Latin music moguls have consistently had a strong dominating presence throughout the Fast and the Furious franchise, whether musically or on the screen.
Reggaetóneros like Don Omar and Tego Calderón were part of Fast & Furious in 2009 and Fast Five in 2011, where they played two prison bandits who join Dominic Toretto (Vin Diesel)’s squad. The pair even got their own short film titled Los Bandoleros, which served as a bridge between the fourth and fifth installations. Don Omar’s “Danza Kuduro” was also featured on the Fast Five soundtrack.
The bachata chart-topping singer Romeo Santos had a cameo as Armando in Furious 7 (2015). His character, who pretty much runs the Dominican Republic, is a good friend of Dom’s in the movie. “It’s ‘I got your back. Anything you need. I’m here for you,’ and vice versa. I can relate to that; that’s what I would do for friends on a personal level,” Santos told Billboard in a previous interview about his role.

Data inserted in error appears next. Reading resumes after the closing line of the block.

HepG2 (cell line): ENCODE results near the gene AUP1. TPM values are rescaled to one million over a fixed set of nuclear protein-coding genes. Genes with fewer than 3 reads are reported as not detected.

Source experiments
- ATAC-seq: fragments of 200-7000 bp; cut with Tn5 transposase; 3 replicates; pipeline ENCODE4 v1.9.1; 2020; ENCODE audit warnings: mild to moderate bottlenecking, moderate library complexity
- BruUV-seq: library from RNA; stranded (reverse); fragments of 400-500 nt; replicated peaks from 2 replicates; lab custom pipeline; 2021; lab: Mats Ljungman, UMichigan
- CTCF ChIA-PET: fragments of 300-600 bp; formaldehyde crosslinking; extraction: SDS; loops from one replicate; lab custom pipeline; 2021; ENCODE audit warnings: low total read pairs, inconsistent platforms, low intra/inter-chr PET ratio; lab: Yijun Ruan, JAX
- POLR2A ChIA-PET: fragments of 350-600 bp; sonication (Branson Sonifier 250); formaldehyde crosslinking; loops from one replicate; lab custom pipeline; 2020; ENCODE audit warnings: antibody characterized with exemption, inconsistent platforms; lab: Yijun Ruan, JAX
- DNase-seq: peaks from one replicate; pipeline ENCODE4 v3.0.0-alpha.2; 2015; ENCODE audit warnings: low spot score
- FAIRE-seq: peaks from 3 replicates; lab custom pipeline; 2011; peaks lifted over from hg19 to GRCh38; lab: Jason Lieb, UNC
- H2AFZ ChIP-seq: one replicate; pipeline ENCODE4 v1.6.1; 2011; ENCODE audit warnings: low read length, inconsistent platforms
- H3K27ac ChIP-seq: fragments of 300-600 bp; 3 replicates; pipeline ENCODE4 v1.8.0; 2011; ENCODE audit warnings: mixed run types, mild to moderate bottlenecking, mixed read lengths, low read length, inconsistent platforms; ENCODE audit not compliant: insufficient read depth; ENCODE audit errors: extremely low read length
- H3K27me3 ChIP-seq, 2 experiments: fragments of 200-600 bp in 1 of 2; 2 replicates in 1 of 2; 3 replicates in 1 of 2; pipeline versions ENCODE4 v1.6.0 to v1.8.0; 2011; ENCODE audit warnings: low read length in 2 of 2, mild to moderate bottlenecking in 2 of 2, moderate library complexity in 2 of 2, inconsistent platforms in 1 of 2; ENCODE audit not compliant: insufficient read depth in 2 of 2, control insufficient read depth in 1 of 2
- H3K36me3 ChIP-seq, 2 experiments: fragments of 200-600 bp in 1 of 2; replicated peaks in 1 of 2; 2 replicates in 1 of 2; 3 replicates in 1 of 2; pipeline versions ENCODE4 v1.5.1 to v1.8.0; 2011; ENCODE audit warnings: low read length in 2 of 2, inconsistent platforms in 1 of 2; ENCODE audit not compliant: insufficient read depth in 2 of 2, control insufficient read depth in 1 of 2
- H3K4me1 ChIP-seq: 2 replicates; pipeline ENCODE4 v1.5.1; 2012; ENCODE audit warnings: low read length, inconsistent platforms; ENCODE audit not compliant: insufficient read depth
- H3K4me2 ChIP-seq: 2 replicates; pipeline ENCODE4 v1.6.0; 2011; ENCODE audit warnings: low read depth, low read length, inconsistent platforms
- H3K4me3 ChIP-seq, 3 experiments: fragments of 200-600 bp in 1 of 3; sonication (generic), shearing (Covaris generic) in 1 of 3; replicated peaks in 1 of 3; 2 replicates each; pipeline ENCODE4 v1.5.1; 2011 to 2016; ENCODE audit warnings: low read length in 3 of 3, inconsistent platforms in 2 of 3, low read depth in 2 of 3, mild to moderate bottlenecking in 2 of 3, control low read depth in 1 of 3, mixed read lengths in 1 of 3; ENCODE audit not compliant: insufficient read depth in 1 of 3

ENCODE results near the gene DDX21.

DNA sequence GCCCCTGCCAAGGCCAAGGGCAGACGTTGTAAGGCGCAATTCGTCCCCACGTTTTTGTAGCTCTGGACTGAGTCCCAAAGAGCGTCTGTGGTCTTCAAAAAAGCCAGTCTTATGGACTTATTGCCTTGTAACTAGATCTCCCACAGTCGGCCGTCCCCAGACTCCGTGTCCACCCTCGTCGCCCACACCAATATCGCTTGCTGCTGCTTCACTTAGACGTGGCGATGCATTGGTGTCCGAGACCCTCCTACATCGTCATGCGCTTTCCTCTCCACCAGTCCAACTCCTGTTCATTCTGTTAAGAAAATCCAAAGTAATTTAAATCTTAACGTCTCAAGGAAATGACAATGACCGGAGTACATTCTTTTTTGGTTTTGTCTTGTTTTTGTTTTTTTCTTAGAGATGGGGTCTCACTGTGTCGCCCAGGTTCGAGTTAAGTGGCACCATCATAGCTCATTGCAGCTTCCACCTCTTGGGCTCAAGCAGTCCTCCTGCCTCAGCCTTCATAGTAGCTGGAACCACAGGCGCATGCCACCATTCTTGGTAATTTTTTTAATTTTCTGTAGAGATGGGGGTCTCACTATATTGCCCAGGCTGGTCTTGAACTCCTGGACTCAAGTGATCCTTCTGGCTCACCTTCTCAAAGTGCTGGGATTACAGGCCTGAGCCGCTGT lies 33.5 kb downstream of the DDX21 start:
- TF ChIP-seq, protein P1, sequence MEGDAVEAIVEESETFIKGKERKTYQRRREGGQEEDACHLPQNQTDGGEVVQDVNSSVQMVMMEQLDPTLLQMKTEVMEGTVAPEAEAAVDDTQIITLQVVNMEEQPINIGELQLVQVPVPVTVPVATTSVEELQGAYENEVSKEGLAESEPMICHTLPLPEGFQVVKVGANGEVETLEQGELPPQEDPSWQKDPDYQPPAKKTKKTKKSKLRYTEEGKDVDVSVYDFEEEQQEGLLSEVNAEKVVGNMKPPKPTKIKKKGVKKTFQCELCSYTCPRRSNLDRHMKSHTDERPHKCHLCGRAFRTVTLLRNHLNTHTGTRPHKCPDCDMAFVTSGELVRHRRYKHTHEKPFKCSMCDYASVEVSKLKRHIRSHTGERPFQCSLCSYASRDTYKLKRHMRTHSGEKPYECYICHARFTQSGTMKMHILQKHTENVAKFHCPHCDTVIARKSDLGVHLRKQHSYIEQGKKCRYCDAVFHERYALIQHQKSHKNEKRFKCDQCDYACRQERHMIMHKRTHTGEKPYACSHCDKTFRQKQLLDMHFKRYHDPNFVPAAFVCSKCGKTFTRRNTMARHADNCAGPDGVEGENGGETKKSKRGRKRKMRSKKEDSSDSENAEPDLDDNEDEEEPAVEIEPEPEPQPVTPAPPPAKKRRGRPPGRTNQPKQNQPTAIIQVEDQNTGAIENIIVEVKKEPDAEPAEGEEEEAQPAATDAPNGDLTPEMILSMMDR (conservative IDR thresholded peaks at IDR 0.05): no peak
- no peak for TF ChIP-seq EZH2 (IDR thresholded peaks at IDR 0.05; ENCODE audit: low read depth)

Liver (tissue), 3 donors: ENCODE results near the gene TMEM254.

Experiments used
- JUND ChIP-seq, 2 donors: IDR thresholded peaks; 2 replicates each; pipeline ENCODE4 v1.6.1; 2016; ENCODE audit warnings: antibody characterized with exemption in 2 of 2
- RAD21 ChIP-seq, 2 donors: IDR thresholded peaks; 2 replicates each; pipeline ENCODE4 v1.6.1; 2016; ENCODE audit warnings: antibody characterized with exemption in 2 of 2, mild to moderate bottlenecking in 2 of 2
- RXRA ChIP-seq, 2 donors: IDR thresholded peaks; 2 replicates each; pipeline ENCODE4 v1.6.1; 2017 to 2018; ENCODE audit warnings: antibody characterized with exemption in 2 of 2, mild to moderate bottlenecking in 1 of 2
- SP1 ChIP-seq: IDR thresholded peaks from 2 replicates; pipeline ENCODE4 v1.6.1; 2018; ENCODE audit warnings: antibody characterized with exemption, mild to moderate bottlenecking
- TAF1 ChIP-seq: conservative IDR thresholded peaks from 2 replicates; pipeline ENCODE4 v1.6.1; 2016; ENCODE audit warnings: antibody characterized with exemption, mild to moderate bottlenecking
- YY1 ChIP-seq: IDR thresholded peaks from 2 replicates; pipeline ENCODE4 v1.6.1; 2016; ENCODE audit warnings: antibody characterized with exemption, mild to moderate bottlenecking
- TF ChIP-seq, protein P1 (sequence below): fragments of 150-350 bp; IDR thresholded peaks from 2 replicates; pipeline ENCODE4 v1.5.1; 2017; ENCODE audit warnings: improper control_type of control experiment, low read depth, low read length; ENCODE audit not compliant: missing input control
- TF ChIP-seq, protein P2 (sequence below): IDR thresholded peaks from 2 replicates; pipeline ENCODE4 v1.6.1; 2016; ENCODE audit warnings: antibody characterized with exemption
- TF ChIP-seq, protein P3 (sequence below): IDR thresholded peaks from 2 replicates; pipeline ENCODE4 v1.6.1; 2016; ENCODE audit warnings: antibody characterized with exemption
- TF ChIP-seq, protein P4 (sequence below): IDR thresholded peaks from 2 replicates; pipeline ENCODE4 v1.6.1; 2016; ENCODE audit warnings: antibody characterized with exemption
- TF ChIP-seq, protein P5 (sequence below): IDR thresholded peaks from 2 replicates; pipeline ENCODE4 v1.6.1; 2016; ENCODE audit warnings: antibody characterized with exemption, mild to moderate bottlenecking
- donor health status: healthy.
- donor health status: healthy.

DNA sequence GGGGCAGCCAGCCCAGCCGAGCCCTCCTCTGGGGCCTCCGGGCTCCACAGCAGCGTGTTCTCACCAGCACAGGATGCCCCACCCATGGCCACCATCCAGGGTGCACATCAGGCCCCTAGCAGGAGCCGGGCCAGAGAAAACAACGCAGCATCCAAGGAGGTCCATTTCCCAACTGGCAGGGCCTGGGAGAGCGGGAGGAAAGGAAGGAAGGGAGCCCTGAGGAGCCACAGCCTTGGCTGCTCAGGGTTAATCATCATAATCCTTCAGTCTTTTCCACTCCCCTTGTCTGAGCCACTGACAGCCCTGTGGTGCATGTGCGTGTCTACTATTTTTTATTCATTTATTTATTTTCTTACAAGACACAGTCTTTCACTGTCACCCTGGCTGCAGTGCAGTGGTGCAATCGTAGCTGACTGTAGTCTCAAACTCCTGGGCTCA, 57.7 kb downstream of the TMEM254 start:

Furthermore, the franchise continues to cater to its loyal Hispanic audience, which — according to The Hollywood Reporter — made up the majority of ticket buyers (37 percent) for Furious 7’s box-office debut, by featuring Latin acts on the movies’ soundtrack.
J Balvin & Pitbull, “Hey Ma” feat. Camila Cabello (The Fate of the Furious)
Prince Royce, “My Angel” (Furious 7)
Pitbull, “Blanco” feat. Pharrell (Fast and the Furious 4)
Tego Calderón & Don Omar, “Bandoleros” (Fast & Furious)
Don Omar, “Danza Kuduro” (Fast Five)Don Omar, “Danza Kuduro” (Fast Five)
J Balvin, “Ay Vamos” (Furious 7)